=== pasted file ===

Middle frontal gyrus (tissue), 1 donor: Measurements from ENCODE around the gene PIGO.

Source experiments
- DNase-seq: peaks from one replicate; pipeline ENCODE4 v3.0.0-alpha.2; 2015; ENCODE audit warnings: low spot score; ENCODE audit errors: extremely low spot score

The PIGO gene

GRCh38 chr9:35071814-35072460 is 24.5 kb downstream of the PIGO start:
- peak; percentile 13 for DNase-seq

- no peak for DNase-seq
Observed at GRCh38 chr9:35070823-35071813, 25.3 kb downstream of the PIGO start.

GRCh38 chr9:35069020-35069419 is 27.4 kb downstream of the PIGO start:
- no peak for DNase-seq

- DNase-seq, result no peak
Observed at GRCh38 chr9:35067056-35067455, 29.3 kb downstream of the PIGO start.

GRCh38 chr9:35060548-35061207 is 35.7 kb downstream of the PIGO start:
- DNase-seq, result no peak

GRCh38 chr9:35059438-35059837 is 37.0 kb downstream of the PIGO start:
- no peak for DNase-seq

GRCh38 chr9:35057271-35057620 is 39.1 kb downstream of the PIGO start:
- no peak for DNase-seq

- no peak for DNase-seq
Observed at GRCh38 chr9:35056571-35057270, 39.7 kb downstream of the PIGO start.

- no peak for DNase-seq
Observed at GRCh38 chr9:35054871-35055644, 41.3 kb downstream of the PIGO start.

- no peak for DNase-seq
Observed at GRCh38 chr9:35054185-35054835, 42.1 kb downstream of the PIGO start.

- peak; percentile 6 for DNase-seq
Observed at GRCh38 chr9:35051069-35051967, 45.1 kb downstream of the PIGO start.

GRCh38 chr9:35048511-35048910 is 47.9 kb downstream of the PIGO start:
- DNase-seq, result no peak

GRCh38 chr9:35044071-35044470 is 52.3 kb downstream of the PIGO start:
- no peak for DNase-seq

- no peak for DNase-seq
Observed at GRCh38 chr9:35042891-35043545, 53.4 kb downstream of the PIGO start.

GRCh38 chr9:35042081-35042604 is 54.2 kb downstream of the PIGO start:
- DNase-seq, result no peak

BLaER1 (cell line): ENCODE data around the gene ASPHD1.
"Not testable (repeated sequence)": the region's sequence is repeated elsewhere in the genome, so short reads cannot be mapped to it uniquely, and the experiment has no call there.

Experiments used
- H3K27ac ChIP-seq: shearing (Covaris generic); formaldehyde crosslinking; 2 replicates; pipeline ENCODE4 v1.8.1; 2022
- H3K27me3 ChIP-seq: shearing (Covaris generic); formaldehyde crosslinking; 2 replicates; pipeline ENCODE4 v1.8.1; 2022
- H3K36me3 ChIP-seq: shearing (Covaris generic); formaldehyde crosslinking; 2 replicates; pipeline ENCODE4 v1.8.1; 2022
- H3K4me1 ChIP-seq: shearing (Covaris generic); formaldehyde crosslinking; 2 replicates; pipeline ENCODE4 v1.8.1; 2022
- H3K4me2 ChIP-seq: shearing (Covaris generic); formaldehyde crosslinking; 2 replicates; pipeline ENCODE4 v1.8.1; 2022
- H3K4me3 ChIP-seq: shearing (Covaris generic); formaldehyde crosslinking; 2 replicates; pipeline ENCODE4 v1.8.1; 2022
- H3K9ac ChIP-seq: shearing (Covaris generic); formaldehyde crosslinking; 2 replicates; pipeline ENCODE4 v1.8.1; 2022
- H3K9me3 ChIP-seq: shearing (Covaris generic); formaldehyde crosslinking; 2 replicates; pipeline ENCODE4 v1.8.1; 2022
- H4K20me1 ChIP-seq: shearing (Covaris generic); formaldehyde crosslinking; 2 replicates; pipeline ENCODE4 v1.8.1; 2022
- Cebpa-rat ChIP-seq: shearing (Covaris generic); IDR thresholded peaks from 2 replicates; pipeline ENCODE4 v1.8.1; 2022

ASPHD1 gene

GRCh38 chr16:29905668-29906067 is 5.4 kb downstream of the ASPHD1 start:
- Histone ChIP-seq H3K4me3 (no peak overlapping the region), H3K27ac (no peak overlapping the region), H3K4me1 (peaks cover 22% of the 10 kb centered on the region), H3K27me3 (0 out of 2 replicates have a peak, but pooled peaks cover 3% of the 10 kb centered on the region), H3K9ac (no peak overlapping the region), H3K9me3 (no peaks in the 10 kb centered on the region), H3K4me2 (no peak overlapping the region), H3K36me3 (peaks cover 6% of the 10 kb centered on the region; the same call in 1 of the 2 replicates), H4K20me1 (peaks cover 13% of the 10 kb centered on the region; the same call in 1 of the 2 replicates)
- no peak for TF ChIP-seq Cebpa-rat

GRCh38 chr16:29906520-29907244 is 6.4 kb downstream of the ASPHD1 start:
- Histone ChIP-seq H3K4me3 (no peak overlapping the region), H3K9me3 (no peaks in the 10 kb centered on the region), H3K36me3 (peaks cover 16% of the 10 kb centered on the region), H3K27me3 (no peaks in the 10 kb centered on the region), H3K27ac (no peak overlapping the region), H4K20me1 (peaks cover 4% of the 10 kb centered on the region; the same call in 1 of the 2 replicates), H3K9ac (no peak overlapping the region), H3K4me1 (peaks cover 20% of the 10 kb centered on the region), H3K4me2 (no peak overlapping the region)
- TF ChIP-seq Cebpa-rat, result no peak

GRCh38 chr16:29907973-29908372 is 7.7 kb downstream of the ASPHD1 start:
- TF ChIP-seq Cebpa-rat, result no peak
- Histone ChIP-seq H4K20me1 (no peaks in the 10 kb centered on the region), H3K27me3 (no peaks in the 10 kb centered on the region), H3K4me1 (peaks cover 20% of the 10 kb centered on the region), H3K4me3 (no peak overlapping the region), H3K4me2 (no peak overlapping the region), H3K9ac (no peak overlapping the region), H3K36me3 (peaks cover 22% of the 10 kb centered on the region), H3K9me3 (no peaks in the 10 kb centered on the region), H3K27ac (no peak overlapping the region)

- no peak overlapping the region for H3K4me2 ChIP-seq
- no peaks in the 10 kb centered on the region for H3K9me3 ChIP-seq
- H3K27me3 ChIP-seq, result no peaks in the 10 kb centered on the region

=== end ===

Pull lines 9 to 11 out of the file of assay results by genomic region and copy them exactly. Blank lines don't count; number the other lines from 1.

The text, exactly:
GRCh38 chr9:35069020-35069419 is 27.4 kb downstream of the PIGO start:
- no peak for DNase-seq

- DNase-seq, result no peak